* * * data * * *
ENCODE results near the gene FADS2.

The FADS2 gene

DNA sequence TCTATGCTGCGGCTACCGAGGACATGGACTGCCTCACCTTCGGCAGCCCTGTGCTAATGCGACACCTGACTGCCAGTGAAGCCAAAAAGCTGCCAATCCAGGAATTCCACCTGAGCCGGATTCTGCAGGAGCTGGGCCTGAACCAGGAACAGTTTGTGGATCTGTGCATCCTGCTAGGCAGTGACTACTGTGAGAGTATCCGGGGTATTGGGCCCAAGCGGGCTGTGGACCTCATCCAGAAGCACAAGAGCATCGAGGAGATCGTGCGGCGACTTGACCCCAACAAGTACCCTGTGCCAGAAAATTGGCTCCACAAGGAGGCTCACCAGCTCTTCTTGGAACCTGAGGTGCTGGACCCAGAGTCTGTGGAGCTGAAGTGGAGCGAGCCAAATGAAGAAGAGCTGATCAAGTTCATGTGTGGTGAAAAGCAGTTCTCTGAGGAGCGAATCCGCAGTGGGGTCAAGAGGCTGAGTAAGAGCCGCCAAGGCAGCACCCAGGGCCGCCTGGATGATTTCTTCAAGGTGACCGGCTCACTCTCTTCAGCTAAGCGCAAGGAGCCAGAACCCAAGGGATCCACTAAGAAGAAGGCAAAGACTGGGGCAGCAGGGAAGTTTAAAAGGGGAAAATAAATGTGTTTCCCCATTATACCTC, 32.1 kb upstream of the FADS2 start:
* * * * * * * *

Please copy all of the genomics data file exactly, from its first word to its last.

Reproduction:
ENCODE results near the gene FADS2.

The FADS2 gene

DNA sequence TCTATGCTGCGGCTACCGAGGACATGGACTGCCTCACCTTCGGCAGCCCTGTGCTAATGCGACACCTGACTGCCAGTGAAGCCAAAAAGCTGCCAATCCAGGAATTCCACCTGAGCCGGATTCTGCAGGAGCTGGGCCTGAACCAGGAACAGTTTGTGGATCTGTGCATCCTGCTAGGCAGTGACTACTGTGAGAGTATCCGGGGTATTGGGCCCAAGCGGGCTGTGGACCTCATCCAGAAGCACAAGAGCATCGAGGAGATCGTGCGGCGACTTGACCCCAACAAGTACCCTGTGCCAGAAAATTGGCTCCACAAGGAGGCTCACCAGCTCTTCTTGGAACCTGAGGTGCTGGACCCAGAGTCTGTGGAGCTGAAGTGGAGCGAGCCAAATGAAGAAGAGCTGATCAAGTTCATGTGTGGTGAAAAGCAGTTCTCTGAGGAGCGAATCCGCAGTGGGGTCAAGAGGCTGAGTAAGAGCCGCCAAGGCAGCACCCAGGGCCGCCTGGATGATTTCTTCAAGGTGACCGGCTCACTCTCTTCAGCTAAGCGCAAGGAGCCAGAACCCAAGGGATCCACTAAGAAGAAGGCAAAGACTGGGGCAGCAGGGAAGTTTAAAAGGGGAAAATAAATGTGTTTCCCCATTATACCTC, 32.1 kb upstream of the FADS2 start: